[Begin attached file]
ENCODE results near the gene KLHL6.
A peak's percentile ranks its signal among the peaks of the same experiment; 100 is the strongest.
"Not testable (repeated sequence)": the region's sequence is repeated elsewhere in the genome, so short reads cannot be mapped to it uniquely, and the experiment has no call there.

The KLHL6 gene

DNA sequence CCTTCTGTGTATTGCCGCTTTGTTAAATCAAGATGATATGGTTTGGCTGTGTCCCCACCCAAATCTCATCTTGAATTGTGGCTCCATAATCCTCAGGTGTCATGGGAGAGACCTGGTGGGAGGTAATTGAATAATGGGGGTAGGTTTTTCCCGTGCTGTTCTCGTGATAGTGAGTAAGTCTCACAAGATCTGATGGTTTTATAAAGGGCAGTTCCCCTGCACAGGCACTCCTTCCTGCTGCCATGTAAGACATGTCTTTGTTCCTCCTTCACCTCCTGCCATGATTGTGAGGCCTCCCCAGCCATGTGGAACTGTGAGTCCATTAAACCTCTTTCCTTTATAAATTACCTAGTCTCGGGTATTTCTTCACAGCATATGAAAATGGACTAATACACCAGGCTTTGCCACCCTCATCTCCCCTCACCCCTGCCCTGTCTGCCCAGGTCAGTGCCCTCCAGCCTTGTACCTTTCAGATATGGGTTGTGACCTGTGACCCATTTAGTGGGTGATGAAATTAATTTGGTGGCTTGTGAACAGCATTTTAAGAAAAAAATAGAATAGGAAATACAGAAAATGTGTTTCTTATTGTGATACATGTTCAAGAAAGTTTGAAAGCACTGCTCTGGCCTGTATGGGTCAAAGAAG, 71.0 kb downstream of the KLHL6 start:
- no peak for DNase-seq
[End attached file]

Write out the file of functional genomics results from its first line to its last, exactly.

ENCODE results near the gene KLHL6.
A peak's percentile ranks its signal among the peaks of the same experiment; 100 is the strongest.
"Not testable (repeated sequence)": the region's sequence is repeated elsewhere in the genome, so short reads cannot be mapped to it uniquely, and the experiment has no call there.

The KLHL6 gene

DNA sequence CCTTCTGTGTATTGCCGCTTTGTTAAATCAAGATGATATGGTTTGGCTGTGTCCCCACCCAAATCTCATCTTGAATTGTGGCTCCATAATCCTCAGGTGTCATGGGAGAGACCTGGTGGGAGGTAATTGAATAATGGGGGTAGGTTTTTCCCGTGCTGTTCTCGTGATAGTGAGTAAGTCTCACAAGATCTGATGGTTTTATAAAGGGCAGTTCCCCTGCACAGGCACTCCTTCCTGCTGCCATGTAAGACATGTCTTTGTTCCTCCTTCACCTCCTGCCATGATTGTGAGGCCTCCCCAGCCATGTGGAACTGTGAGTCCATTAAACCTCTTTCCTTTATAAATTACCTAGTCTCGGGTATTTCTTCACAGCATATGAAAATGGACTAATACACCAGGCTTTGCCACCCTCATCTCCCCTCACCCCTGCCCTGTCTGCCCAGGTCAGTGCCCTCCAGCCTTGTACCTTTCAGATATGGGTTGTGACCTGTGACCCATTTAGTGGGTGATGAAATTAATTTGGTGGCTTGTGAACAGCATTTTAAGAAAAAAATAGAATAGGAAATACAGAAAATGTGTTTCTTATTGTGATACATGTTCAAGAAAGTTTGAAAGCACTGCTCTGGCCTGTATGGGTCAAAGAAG, 71.0 kb downstream of the KLHL6 start:
- no peak for DNase-seq